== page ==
The tailored suit, jumpsuit, shorter hemlines, short hairstyle and trousers are all part of everyday wear in the 21st century, but their life began through the First World War.Darrell Vydelingum, Creative Director, Fashion & Freedom
One of the most radical changes at home during the war was the huge change in women’s lives and work. With men away fighting, more than one million women went to work for the first time during the war years – in munitions factories and on the buses, driving ambulances and even ‘manning’ the London Underground. These new responsibilities gave women new freedoms – and they also led to a new look, as tight corsets and heavy skirts were replaced by more natural and fluid silhouettes. A century later, this era inspired Fashion & Freedom, an ambitious, multi-faceted exhibition that examines the fashion legacy of the First World War for the 21st century.
From the doyenne of British fashion, Vivienne Westwood, to Belgrade-born, London-based designer Roksanda Ilincic and rising star J JS Lee, leading female designers created contemporary pieces inspired by the profound changes in women’s dress that occurred during the First World War. Exquisite craftsmanship courtesy of fashion stalwarts Emilia Wickstead, Holly Fulton and Sadie Williams was also on display. These exclusive designs were presented in an exhibition alongside historic wartime selections drawn from Manchester Art Gallery’s renowned costume collection.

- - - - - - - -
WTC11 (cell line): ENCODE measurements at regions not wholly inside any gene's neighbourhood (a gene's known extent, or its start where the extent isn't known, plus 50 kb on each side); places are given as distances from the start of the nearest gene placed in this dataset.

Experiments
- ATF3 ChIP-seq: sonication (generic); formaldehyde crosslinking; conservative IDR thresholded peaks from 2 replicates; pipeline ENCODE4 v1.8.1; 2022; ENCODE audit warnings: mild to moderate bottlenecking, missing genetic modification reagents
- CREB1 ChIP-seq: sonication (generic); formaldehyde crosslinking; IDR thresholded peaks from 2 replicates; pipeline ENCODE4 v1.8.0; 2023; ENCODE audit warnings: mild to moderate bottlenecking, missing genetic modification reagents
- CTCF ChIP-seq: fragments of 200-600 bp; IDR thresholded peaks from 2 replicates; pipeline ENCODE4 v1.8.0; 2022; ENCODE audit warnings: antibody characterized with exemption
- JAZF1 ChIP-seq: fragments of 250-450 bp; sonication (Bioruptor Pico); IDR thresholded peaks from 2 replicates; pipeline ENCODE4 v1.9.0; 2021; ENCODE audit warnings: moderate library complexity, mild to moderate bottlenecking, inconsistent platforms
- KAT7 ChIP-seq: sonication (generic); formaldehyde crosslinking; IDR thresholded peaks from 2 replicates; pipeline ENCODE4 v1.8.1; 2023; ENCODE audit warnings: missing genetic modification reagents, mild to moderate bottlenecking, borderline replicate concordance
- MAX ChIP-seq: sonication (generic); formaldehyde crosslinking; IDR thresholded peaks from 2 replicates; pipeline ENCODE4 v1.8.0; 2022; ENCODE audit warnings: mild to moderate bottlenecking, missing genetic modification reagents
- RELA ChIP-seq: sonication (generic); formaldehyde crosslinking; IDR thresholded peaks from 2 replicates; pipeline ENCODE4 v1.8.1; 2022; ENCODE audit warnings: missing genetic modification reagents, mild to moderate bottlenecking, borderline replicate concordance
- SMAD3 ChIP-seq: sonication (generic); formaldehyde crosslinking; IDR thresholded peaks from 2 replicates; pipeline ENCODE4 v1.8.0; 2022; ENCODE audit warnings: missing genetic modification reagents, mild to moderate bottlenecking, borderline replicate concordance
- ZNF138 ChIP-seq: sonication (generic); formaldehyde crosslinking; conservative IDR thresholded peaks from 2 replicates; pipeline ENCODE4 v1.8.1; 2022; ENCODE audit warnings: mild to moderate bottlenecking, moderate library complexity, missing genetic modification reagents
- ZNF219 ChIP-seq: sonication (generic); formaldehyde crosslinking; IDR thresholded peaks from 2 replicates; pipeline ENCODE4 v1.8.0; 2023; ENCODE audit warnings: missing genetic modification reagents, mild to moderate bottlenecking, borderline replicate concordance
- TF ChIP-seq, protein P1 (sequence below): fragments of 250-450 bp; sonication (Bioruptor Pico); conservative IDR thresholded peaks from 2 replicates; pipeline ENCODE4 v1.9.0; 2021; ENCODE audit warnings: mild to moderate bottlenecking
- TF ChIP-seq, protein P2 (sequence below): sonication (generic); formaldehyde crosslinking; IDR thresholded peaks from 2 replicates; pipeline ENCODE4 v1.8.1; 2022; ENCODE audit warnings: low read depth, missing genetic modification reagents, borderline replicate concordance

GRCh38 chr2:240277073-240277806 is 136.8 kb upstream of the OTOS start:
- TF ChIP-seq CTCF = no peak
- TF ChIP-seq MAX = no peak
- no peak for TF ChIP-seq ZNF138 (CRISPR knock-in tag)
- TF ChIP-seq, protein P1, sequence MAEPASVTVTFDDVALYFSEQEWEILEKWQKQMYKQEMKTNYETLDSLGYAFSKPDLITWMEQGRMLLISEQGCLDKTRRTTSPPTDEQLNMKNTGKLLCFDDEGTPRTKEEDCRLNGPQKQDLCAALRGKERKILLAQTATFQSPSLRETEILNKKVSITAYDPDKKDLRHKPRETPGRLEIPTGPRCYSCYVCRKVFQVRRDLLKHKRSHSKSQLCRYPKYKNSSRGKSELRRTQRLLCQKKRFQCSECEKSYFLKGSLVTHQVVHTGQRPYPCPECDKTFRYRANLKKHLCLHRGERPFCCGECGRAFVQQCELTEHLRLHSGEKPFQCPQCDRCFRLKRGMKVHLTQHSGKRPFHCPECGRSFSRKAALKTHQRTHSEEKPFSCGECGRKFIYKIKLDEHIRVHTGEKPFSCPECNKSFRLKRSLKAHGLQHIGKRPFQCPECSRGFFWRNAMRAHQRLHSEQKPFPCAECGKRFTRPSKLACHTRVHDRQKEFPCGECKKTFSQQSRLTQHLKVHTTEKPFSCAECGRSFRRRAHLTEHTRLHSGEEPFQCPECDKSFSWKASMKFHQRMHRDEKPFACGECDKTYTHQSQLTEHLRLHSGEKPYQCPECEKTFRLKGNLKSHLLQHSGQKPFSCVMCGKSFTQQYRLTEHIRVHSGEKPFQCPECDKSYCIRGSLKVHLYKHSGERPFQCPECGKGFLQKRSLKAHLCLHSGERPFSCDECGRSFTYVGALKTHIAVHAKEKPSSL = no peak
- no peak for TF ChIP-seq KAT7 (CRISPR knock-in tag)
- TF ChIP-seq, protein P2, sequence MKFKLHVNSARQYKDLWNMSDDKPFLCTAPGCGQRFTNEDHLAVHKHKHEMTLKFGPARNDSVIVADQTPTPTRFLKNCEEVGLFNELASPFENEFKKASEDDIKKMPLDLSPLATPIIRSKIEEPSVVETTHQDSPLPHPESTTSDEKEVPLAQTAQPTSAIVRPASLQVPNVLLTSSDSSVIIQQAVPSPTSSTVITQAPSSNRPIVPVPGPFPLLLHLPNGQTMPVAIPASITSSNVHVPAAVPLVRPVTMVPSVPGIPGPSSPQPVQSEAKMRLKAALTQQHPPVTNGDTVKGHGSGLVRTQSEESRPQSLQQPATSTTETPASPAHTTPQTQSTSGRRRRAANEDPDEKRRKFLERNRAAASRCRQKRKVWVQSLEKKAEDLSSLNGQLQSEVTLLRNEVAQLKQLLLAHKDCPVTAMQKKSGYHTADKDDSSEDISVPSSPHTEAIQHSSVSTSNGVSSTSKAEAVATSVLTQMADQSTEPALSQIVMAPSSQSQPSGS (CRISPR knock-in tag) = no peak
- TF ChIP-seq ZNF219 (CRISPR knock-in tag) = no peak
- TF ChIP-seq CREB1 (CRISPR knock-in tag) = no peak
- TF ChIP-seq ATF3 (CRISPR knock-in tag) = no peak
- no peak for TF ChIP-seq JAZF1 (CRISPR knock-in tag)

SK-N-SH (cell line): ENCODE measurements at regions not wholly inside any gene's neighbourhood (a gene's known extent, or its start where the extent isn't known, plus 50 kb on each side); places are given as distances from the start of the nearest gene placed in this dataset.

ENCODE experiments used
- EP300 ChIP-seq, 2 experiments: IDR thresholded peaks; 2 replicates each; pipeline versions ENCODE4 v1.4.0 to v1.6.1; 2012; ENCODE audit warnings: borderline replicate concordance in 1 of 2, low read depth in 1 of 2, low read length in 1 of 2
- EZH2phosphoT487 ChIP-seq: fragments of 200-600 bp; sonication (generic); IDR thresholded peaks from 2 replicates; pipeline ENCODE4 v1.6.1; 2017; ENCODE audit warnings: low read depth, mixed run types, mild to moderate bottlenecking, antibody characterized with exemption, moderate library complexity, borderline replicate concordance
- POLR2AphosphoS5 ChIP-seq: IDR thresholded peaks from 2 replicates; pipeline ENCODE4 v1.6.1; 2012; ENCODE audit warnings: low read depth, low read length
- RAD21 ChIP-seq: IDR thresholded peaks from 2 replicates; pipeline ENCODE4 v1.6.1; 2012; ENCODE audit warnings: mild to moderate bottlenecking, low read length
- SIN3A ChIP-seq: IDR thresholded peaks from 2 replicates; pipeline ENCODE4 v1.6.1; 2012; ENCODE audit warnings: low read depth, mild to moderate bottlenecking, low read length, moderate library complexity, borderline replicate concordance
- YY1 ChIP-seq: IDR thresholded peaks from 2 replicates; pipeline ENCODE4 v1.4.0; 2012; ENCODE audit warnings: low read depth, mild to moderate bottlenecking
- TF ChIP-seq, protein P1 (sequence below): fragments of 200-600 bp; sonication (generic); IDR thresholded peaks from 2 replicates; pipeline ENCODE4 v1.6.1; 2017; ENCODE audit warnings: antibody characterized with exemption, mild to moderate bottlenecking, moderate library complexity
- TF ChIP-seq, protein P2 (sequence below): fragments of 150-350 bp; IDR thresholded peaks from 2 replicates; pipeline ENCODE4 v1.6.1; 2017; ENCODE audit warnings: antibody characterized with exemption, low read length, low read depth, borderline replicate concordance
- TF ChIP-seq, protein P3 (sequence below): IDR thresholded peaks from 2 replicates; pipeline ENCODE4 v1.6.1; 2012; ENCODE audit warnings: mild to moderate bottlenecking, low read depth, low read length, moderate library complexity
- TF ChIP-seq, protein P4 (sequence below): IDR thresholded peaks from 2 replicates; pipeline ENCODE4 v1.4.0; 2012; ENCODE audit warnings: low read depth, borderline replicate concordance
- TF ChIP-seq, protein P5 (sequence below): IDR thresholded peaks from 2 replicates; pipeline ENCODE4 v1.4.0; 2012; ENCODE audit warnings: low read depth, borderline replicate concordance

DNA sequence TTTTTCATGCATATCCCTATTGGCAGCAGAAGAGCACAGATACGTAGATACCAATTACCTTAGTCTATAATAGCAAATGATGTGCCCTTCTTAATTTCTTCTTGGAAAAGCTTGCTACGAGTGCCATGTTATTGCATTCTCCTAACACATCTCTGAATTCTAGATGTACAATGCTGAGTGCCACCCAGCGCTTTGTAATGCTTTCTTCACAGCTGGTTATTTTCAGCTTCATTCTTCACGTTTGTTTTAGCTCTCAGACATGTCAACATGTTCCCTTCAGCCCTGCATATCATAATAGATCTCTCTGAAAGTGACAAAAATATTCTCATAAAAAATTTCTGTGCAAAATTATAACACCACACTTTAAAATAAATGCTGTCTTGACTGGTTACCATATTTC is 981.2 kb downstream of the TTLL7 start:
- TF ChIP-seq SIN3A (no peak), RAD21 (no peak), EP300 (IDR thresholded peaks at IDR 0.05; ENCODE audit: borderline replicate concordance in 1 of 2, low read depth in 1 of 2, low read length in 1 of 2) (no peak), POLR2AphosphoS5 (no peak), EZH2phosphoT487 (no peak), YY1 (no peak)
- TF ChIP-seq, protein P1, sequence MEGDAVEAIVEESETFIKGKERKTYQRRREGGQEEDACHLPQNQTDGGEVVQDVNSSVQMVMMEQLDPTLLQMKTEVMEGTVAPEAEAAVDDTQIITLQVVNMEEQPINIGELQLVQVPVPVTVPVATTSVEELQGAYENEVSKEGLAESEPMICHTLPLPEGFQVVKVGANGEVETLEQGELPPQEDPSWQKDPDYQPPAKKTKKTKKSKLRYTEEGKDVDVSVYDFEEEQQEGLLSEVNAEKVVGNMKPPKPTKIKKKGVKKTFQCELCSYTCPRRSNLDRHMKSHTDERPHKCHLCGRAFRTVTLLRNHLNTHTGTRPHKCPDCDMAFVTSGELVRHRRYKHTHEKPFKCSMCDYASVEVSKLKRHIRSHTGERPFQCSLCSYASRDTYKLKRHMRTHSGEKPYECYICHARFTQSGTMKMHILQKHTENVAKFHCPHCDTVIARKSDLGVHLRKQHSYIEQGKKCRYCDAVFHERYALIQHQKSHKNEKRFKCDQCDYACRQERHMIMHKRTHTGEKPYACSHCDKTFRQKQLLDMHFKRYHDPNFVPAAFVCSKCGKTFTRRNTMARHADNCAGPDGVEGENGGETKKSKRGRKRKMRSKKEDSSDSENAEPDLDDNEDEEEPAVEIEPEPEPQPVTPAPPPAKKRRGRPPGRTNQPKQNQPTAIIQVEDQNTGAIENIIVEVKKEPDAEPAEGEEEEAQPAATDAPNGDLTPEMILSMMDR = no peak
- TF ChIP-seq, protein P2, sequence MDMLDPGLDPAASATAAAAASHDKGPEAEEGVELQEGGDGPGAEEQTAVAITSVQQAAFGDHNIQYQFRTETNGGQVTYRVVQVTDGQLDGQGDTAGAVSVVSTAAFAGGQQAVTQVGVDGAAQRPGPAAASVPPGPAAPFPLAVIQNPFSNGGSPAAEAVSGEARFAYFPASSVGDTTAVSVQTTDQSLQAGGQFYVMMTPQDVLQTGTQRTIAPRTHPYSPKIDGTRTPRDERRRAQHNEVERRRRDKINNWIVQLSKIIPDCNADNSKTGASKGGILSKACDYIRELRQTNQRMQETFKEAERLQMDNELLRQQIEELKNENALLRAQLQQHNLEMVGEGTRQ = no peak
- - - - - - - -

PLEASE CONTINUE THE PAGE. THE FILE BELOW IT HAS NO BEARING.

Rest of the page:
Fashion & Freedom also showcases the next generation of fashion talent through contributions from students at five British fashion colleges, working to the First World War-influenced theme of Restriction and Release. The new designs, the films and the students’ contributions combined to bring a modern-day sensibility to the fashions of this landmark era in women’s history.
Darrell Vydelingum is the Creative Director of Fashion & Freedom
Co-commissioned by 14-18 NOW and Manchester Art Gallery, supported by the British Fashion Council